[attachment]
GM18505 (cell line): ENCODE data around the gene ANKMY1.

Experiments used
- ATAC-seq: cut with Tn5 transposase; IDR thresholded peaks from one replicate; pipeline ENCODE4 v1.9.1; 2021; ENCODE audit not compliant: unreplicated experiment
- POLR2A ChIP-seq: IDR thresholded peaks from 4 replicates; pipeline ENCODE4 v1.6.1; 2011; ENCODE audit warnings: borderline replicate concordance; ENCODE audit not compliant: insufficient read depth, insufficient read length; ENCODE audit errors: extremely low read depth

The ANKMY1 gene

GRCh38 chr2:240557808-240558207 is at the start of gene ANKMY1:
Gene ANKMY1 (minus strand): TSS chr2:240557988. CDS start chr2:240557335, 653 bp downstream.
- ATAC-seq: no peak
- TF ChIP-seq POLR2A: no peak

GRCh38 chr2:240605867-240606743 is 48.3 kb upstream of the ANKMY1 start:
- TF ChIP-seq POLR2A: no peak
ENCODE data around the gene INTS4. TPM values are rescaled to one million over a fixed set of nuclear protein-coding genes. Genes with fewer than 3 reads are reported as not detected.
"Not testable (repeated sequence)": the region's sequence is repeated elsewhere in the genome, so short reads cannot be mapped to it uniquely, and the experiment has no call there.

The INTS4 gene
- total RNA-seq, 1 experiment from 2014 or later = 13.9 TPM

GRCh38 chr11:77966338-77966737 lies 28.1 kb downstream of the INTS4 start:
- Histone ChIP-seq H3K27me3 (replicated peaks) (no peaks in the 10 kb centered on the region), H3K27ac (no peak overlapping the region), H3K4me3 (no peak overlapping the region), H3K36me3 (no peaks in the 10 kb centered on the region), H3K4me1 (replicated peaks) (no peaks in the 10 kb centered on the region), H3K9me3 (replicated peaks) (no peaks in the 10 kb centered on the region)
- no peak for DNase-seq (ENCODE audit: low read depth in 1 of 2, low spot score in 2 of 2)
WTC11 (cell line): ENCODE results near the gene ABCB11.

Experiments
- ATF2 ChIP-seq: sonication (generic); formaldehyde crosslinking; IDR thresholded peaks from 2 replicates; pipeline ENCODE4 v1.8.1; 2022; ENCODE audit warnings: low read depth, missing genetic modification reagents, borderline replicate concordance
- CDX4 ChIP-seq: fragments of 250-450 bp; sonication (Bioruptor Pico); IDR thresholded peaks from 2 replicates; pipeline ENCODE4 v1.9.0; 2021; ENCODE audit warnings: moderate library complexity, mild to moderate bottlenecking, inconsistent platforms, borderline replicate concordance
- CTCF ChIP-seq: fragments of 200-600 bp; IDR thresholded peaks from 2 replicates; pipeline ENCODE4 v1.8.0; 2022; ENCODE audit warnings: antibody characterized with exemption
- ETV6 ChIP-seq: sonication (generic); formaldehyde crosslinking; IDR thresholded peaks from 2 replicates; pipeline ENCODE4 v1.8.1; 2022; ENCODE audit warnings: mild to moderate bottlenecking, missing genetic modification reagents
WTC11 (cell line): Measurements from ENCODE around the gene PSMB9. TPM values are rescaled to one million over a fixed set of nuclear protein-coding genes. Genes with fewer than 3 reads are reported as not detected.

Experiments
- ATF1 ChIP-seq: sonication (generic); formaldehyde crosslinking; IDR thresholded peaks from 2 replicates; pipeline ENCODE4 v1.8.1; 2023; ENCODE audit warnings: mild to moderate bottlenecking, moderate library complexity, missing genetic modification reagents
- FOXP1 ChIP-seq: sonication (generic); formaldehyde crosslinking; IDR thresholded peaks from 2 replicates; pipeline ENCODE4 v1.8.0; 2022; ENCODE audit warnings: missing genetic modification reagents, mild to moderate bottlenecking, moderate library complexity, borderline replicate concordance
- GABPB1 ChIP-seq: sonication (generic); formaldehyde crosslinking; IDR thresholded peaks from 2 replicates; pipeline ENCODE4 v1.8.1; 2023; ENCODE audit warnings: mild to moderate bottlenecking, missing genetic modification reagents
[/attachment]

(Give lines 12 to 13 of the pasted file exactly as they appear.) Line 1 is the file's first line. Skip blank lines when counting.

ENCODE data around the gene INTS4. TPM values are rescaled to one million over a fixed set of nuclear protein-coding genes. Genes with fewer than 3 reads are reported as not detected.
"Not testable (repeated sequence)": the region's sequence is repeated elsewhere in the genome, so short reads cannot be mapped to it uniquely, and the experiment has no call there.